She would never have thought of herself as remarkable, but Margaret Barksdale Stansbury Durbin was precisely that. Born in May 24, 1919 in Conyers, Georgia to Thomas Haynie Barksdale and Margaret (Guinn) Barksdale, Margaret passed away peacefully January 31, 2021 at her home in Colorado Springs.
Bright, insightful, witty, and unfailingly kind, Margaret was a treasured friend to many. Always more interested in other people than in herself, she made lasting friendships all during her long life - with her fellow Wave officers during WWII, with the teachers and students wherever she taught, with the artist friends she painted with during her time in Cripple Creek, with the residents and staff she shared her last two decades with at Cheyenne Place, and even with the babies she rocked each week for more than a decade at Fort Carson.
After her childhood in rural Georgia and graduation from Georgia State College for Women (now Georgia College and State University), Margaret began a career as an elementary teacher. Shortly after Pearl Harbor, she followed her two brothers into the armed forces when she was accepted into the first class of officers for the newly established Navy WAVES. During the war, she met and married Cyril Berkeley “Dig” Stansbury, an officer in Britain’s Royal Navy. After spending five years in post-war England, Margaret and her husband relocated to her native Georgia and then moved to North Carolina where they raised their three children, and Dig became a naturalized US citizen.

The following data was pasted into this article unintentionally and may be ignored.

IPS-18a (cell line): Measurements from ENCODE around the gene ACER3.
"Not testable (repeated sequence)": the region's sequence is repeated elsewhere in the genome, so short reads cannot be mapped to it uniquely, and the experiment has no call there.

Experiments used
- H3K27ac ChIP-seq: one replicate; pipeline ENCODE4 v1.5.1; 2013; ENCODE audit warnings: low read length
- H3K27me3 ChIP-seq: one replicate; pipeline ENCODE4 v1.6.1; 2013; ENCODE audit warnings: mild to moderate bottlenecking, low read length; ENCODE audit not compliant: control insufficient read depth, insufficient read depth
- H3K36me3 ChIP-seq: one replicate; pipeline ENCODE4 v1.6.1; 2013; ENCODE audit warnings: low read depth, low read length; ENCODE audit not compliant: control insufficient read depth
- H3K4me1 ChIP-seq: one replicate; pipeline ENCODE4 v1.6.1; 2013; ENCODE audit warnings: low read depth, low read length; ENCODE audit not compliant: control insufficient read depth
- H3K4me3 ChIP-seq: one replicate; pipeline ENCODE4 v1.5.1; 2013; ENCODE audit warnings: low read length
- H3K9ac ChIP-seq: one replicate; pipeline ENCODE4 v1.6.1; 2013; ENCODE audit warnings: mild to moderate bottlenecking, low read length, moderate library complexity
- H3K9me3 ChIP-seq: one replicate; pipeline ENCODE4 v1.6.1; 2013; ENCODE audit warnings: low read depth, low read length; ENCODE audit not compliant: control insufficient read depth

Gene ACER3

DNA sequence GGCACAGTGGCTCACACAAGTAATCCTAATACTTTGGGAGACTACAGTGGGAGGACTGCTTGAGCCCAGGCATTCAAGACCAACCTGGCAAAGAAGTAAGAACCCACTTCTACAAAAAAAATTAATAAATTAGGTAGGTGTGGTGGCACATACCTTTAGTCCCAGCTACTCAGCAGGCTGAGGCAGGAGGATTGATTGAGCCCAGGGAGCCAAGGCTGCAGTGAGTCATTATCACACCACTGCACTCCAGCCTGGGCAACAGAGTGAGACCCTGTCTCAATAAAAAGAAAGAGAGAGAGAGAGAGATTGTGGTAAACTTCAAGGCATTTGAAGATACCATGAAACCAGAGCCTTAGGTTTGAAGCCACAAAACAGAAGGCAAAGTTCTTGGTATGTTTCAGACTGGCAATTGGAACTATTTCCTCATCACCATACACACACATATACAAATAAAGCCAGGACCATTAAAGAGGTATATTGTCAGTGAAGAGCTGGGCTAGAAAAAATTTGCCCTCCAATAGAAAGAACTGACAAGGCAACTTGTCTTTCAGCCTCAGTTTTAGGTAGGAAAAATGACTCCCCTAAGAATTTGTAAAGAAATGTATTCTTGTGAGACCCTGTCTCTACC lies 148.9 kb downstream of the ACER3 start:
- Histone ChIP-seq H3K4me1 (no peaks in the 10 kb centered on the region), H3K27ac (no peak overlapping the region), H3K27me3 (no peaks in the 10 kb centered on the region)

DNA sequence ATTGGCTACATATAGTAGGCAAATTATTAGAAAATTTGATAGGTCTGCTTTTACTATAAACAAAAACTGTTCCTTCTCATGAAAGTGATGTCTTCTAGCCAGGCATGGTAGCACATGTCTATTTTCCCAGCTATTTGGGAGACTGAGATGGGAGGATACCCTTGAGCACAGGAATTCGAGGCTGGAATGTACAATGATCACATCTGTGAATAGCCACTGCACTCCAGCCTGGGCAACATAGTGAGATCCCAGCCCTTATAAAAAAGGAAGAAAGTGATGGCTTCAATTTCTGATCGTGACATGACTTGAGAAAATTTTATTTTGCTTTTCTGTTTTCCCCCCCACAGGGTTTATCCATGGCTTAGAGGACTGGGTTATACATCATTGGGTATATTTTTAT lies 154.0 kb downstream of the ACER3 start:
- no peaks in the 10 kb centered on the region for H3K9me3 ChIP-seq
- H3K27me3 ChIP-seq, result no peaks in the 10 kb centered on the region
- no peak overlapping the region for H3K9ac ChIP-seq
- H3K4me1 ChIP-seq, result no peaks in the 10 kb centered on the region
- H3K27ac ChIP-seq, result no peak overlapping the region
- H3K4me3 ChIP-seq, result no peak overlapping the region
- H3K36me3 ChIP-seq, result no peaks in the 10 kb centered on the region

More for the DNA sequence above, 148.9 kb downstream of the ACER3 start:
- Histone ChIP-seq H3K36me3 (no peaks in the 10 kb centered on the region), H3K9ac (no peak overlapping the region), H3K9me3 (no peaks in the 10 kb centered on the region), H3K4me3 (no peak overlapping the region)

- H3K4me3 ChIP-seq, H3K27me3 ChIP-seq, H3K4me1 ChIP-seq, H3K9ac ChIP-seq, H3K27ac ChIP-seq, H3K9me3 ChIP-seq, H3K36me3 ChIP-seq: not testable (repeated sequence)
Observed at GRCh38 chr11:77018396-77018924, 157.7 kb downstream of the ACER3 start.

Ten years after her husband’s untimely death at the age of 52, Margaret married Harry Durbin in 1980. Together the couple traveled all over the US, where Harry found something interesting at every stop and patiently let Margaret poke around almost every antique store between NC and Alaska. In 1984 they moved to a home situated on a mountain top in Cripple Creek, Colorado where they enjoyed spectacular views, a host of new friends, grandchildren who loved to visit their mountain retreat, occasional trips to Cripple Creek casinos, and more than occasional visits from bears in the area. In 2004, the Durbin’s moved to Colorado Springs and settled at Cheyenne Place. After Harry’s death in 2007, Margaret remained in the place where she had made so many good friends and made it her mission to partake of every activity available from bingo and bridge to book club and yoga.
Margaret is survived by her children, daughters Dale Bernard and Susan Mroch (Tom) and son Richard Stansbury (Marilyn); five grandchildren; and eleven great-grandchildren. She is also survived by numerous nieces and nephews and a large, boisterous and far-flung family, all of whom loved her dearly and all of whom were a special delight to her. At the celebration of, “ her 100th birthday in 2019, Margaret looked around the crowd of friends assembled from several states, two countries and a lifetime of memories and said, “I don’t know what I did to deserve this … but I must have done something right.” She certainly did … in every way, hers was a life well-lived.
At Margaret’s request there will be no service. Memorial donations may be made to The National Audubon Society to honor her love of birds or to your local food bank.